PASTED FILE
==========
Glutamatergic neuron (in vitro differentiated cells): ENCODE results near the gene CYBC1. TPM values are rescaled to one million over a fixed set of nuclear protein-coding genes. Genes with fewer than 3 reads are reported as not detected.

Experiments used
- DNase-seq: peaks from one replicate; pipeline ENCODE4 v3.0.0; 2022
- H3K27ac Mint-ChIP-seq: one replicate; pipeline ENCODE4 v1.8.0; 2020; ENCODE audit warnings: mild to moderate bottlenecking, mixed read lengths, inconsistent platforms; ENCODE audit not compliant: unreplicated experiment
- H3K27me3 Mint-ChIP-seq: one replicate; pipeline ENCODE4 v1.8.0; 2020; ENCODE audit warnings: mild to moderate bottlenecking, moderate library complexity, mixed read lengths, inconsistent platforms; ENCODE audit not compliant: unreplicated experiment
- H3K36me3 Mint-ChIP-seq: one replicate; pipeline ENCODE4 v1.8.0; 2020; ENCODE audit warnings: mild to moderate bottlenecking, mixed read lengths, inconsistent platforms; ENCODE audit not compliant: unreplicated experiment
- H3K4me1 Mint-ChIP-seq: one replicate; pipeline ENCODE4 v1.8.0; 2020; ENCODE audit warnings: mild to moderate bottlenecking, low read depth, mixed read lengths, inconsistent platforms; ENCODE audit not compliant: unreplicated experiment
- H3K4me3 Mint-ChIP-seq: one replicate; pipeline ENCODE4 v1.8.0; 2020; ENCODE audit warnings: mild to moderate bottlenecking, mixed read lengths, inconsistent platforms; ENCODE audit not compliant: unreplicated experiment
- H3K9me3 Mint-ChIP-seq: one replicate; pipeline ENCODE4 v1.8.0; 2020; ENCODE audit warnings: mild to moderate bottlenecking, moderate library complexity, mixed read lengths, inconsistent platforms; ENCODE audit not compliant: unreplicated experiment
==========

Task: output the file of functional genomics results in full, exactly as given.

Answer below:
Glutamatergic neuron (in vitro differentiated cells): ENCODE results near the gene CYBC1. TPM values are rescaled to one million over a fixed set of nuclear protein-coding genes. Genes with fewer than 3 reads are reported as not detected.

Experiments used
- DNase-seq: peaks from one replicate; pipeline ENCODE4 v3.0.0; 2022
- H3K27ac Mint-ChIP-seq: one replicate; pipeline ENCODE4 v1.8.0; 2020; ENCODE audit warnings: mild to moderate bottlenecking, mixed read lengths, inconsistent platforms; ENCODE audit not compliant: unreplicated experiment
- H3K27me3 Mint-ChIP-seq: one replicate; pipeline ENCODE4 v1.8.0; 2020; ENCODE audit warnings: mild to moderate bottlenecking, moderate library complexity, mixed read lengths, inconsistent platforms; ENCODE audit not compliant: unreplicated experiment
- H3K36me3 Mint-ChIP-seq: one replicate; pipeline ENCODE4 v1.8.0; 2020; ENCODE audit warnings: mild to moderate bottlenecking, mixed read lengths, inconsistent platforms; ENCODE audit not compliant: unreplicated experiment
- H3K4me1 Mint-ChIP-seq: one replicate; pipeline ENCODE4 v1.8.0; 2020; ENCODE audit warnings: mild to moderate bottlenecking, low read depth, mixed read lengths, inconsistent platforms; ENCODE audit not compliant: unreplicated experiment
- H3K4me3 Mint-ChIP-seq: one replicate; pipeline ENCODE4 v1.8.0; 2020; ENCODE audit warnings: mild to moderate bottlenecking, mixed read lengths, inconsistent platforms; ENCODE audit not compliant: unreplicated experiment
- H3K9me3 Mint-ChIP-seq: one replicate; pipeline ENCODE4 v1.8.0; 2020; ENCODE audit warnings: mild to moderate bottlenecking, moderate library complexity, mixed read lengths, inconsistent platforms; ENCODE audit not compliant: unreplicated experiment